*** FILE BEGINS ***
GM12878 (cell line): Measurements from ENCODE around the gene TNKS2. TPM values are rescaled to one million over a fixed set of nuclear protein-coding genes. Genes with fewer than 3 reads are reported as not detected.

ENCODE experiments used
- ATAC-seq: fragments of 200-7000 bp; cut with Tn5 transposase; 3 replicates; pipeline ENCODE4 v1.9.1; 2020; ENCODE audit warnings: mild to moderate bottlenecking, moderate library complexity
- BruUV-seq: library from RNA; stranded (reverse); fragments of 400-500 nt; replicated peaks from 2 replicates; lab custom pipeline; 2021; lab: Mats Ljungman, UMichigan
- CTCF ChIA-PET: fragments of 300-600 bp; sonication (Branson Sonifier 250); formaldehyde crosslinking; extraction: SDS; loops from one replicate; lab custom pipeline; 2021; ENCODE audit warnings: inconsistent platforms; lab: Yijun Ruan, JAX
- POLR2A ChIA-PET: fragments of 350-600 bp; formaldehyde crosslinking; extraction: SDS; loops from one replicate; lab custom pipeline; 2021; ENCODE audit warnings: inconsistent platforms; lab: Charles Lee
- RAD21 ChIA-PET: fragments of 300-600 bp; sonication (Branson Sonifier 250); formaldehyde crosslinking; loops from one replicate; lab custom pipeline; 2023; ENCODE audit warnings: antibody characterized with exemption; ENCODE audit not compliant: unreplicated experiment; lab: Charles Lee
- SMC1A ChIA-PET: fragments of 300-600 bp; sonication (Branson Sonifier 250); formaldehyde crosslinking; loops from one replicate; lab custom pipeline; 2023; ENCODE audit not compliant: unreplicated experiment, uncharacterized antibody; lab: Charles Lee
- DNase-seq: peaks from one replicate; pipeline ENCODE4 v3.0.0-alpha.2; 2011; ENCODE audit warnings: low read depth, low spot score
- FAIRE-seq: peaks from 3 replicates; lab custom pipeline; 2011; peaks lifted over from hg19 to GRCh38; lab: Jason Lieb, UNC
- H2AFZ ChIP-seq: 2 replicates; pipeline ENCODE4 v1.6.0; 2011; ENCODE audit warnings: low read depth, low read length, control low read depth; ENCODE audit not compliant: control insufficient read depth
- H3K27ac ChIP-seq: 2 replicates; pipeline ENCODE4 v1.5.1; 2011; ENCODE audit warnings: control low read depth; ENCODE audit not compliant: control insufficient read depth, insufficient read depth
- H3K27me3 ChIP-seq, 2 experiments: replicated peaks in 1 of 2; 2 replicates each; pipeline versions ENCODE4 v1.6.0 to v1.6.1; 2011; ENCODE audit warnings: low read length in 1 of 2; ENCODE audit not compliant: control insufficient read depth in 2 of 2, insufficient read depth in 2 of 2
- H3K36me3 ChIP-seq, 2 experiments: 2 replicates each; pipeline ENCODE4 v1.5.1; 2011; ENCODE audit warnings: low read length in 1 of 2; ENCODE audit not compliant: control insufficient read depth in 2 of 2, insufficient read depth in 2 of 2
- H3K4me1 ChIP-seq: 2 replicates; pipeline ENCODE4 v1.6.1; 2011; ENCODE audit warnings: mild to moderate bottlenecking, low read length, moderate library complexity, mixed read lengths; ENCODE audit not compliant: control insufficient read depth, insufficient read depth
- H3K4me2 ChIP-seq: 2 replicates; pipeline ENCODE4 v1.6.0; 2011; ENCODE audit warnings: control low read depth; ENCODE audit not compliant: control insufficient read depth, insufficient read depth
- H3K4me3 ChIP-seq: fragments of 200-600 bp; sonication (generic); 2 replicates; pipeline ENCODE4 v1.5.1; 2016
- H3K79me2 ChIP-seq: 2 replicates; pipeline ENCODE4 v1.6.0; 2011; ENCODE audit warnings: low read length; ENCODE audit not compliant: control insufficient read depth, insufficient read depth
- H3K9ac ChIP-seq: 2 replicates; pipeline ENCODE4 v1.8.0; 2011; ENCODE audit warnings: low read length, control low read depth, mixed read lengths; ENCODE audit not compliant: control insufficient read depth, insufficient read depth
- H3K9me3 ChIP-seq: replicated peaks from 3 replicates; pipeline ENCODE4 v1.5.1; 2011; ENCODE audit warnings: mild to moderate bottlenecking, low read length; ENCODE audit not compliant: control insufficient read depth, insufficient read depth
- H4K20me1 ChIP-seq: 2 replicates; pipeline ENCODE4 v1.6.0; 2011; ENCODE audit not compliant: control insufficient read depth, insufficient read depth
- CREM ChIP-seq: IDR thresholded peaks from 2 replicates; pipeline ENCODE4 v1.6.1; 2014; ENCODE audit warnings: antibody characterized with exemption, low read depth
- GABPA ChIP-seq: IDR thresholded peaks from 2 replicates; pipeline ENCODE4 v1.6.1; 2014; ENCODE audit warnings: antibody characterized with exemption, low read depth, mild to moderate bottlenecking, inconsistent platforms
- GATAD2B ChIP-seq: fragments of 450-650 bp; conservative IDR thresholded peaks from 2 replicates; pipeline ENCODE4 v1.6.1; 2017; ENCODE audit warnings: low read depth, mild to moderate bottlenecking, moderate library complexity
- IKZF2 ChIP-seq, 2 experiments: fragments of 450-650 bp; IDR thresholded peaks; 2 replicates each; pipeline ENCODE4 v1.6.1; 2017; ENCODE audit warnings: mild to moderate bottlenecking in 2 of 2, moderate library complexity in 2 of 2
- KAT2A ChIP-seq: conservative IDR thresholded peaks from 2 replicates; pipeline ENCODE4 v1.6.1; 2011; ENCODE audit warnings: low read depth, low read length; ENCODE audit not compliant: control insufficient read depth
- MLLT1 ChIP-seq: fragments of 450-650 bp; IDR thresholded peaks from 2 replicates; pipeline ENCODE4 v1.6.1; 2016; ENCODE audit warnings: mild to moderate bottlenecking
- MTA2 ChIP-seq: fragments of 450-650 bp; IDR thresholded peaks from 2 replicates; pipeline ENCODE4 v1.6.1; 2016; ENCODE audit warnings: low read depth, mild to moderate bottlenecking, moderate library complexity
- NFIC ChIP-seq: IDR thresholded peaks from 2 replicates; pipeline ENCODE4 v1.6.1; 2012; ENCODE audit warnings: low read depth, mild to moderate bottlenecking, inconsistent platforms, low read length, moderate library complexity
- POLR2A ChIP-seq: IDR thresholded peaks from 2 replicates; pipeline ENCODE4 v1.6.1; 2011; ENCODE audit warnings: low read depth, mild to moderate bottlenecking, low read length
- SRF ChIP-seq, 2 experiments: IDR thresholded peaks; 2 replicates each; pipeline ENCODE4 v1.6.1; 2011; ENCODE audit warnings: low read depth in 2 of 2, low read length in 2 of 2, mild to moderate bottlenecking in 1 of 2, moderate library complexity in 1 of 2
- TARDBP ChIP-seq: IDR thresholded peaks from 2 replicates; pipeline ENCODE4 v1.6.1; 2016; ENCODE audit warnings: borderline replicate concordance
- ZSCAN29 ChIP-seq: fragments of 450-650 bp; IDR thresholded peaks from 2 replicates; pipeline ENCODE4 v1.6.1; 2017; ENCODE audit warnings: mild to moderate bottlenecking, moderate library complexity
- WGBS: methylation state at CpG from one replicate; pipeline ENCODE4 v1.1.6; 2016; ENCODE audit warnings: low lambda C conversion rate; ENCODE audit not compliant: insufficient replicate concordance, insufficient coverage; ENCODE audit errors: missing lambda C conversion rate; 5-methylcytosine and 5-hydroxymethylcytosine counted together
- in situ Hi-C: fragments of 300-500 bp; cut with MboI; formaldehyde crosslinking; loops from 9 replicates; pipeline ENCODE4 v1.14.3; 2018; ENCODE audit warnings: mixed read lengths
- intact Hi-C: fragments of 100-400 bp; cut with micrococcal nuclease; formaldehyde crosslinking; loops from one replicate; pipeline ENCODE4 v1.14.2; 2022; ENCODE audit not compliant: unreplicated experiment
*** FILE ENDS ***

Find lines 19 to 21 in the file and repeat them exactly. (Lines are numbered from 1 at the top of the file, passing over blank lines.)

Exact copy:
- H3K9ac ChIP-seq: 2 replicates; pipeline ENCODE4 v1.8.0; 2011; ENCODE audit warnings: low read length, control low read depth, mixed read lengths; ENCODE audit not compliant: control insufficient read depth, insufficient read depth
- H3K9me3 ChIP-seq: replicated peaks from 3 replicates; pipeline ENCODE4 v1.5.1; 2011; ENCODE audit warnings: mild to moderate bottlenecking, low read length; ENCODE audit not compliant: control insufficient read depth, insufficient read depth
- H4K20me1 ChIP-seq: 2 replicates; pipeline ENCODE4 v1.6.0; 2011; ENCODE audit not compliant: control insufficient read depth, insufficient read depth